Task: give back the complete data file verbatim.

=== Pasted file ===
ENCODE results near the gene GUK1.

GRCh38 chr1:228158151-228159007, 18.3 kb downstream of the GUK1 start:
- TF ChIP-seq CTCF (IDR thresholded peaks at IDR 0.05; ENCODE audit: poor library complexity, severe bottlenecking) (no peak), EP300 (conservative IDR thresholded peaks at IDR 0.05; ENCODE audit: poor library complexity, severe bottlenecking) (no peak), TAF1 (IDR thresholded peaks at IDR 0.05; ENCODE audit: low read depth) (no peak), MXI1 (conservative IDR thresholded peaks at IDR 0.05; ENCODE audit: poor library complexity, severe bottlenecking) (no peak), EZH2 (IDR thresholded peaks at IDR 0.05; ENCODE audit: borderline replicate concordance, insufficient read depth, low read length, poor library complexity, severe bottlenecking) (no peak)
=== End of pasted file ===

ENCODE results near the gene GUK1.

GRCh38 chr1:228158151-228159007, 18.3 kb downstream of the GUK1 start:
- TF ChIP-seq CTCF (IDR thresholded peaks at IDR 0.05; ENCODE audit: poor library complexity, severe bottlenecking) (no peak), EP300 (conservative IDR thresholded peaks at IDR 0.05; ENCODE audit: poor library complexity, severe bottlenecking) (no peak), TAF1 (IDR thresholded peaks at IDR 0.05; ENCODE audit: low read depth) (no peak), MXI1 (conservative IDR thresholded peaks at IDR 0.05; ENCODE audit: poor library complexity, severe bottlenecking) (no peak), EZH2 (IDR thresholded peaks at IDR 0.05; ENCODE audit: borderline replicate concordance, insufficient read depth, low read length, poor library complexity, severe bottlenecking) (no peak)